This press release includes forward-looking statements, within the meaning of the Private Securities Litigation Reform Act of 1995, that are subject to risks, uncertainties and other factors, including the risk that further data from additional clinical studies may indicate that ambrisentan is not a viable treatment for patients in both the IPAH and PAH-CTD subgroups. These risks, uncertainties and other factors could cause actual results to differ materially from those referred to in the forward-looking statements. The reader is cautioned not to rely on these forward-looking statements. These and other risks are described in detail in Gilead's Annual Report on Form 10-K for the year ended December 31, 2006 and its Quarterly Reports on Form 10-Q for the first and second quarters of 2007, as filed with the U.S. Securities and Exchange Commission. All forward-looking statements are based on information currently available to Gilead, and Gilead assumes no obligation to update any such forward-looking statements.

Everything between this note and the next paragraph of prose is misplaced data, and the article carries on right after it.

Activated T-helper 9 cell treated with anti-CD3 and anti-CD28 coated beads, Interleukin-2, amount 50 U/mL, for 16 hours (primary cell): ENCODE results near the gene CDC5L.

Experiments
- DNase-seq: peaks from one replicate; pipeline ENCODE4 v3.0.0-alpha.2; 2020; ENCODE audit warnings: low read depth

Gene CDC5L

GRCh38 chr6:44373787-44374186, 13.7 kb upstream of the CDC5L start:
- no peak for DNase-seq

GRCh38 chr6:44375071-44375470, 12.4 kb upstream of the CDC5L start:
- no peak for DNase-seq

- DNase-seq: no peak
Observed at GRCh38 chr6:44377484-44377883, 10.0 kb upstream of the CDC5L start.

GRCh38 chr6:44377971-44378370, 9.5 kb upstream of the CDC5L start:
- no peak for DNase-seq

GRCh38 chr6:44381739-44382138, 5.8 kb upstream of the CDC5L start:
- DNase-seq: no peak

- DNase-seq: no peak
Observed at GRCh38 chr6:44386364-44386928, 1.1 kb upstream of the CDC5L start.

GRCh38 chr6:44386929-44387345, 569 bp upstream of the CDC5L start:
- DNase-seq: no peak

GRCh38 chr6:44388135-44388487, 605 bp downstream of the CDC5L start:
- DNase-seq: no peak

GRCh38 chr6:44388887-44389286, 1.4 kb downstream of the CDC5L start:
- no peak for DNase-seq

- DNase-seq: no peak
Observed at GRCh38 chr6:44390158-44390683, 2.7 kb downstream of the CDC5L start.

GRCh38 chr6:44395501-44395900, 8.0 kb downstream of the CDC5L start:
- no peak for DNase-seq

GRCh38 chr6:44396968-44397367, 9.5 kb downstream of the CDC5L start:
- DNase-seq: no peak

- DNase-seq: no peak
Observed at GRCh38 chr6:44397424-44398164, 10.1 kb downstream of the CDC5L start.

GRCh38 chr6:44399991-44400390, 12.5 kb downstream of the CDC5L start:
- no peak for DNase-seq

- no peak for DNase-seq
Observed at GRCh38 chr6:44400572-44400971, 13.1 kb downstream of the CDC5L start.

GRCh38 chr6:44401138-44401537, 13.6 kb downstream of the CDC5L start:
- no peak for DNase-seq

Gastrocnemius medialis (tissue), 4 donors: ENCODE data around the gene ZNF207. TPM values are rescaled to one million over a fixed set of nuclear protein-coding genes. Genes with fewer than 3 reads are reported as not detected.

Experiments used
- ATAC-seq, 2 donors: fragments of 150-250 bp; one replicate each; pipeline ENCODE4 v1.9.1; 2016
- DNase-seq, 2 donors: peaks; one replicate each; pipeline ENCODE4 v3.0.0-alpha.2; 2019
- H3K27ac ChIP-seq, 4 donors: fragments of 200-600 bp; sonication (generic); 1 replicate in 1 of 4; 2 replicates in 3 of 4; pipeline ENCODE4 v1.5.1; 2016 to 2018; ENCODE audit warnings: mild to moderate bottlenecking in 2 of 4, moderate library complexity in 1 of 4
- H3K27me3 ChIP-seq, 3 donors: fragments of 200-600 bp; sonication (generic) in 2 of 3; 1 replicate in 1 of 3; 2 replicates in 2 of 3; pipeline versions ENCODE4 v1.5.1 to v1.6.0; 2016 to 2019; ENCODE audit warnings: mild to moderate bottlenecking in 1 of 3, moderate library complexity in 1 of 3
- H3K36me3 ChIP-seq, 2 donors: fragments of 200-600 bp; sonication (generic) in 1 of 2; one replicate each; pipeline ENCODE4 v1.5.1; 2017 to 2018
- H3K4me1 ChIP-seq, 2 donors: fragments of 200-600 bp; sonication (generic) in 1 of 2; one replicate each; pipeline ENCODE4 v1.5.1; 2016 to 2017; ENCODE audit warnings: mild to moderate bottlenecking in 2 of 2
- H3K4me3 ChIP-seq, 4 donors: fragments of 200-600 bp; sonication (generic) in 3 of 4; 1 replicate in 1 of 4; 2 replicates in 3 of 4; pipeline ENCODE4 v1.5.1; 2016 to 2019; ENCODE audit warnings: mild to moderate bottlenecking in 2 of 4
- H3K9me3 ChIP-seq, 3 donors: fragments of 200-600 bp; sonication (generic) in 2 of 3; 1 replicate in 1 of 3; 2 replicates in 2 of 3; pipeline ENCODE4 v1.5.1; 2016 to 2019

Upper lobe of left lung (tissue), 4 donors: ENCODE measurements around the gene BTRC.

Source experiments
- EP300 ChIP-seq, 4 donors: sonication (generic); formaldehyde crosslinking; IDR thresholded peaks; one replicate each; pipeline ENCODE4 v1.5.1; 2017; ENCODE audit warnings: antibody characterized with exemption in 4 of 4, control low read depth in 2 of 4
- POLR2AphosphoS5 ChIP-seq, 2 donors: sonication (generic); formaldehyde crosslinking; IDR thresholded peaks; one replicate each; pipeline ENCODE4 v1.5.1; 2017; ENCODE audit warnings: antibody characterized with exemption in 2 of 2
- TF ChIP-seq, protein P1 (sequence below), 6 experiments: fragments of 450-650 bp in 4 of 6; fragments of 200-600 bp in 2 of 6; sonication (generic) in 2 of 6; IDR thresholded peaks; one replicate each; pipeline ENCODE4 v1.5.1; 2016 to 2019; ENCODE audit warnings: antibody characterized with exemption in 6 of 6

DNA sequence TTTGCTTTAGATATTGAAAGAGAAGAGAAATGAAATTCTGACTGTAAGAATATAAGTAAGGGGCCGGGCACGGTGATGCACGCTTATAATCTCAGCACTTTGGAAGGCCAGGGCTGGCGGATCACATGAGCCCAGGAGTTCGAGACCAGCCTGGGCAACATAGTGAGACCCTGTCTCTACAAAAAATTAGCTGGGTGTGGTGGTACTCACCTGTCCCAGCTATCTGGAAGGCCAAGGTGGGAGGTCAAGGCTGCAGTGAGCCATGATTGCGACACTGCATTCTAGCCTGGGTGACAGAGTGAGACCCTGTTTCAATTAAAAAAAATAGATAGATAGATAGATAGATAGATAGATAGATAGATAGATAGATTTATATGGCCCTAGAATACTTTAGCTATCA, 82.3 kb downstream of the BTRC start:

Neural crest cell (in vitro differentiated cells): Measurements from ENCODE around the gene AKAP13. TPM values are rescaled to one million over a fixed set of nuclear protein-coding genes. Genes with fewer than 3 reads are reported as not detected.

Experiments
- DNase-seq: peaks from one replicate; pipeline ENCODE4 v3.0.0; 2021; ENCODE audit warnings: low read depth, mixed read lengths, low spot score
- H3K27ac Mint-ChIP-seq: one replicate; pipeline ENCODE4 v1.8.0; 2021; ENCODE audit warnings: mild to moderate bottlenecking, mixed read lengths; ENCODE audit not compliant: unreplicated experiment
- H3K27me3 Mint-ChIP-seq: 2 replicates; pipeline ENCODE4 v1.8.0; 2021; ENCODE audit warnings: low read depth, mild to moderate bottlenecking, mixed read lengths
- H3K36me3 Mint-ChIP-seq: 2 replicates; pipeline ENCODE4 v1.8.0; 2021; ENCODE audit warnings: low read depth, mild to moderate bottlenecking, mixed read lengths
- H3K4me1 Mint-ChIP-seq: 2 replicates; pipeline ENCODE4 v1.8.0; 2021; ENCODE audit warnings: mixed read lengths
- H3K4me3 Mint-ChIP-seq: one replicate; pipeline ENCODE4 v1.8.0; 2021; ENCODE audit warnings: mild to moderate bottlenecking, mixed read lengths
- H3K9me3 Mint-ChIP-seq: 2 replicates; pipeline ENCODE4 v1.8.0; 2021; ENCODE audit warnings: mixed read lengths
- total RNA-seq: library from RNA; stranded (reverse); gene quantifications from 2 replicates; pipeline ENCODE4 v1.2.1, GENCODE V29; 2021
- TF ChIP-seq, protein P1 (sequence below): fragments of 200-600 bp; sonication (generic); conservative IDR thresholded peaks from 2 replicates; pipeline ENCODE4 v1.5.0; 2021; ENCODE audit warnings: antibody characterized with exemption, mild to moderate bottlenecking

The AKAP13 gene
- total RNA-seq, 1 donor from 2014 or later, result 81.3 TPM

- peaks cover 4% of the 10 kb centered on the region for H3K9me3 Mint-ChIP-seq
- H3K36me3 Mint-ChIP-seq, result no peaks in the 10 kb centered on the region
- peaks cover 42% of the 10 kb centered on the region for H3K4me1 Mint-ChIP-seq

Full prescribing information for Letairis is available at and at

Letairis is a trademark of Gilead Sciences, Inc.

For more information on Gilead Sciences, please visit the company's website at or call Gilead Public Affairs at 1-800-GILEAD-5 or 1-650-574-3000.

CONTACT: Gilead Sciences, Inc.
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SOURCE: Gilead Sciences, Inc.